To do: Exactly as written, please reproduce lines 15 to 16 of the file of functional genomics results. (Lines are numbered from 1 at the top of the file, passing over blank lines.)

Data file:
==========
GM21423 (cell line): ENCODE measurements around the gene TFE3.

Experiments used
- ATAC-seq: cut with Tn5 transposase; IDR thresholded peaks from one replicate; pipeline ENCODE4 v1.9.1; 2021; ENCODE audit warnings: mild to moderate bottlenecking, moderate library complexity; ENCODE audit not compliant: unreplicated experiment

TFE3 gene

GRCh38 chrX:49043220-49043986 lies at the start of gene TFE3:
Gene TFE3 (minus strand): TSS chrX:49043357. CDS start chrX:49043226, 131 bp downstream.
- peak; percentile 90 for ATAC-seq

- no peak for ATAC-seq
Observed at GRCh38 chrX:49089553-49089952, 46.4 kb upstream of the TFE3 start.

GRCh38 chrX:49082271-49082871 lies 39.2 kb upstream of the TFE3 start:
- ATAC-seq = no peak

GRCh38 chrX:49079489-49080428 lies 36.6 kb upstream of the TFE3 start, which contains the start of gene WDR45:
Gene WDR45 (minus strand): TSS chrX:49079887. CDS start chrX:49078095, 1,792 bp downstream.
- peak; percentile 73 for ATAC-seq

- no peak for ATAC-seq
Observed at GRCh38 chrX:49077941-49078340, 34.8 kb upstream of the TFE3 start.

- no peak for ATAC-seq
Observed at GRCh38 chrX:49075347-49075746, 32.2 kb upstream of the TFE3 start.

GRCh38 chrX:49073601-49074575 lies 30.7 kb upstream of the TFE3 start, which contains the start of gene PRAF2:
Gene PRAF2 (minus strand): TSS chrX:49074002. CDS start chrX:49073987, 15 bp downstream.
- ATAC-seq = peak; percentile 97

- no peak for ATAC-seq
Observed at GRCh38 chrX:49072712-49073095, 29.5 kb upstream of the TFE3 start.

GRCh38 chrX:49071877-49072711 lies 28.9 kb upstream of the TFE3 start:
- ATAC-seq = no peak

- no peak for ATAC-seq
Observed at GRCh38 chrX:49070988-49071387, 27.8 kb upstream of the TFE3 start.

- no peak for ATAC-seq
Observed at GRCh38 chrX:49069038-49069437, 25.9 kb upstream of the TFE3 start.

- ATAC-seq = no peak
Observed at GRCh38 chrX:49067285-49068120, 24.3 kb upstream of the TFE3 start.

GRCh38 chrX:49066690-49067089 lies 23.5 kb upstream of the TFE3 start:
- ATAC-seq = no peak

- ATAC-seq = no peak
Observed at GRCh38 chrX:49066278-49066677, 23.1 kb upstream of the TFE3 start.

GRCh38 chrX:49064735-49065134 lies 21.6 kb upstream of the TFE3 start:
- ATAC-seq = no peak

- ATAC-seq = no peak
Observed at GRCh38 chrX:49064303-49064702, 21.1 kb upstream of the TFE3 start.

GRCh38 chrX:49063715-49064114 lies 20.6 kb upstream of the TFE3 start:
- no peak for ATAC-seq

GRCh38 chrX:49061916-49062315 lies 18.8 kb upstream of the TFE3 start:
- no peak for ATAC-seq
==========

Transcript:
- no peak for ATAC-seq
Observed at GRCh38 chrX:49077941-49078340, 34.8 kb upstream of the TFE3 start.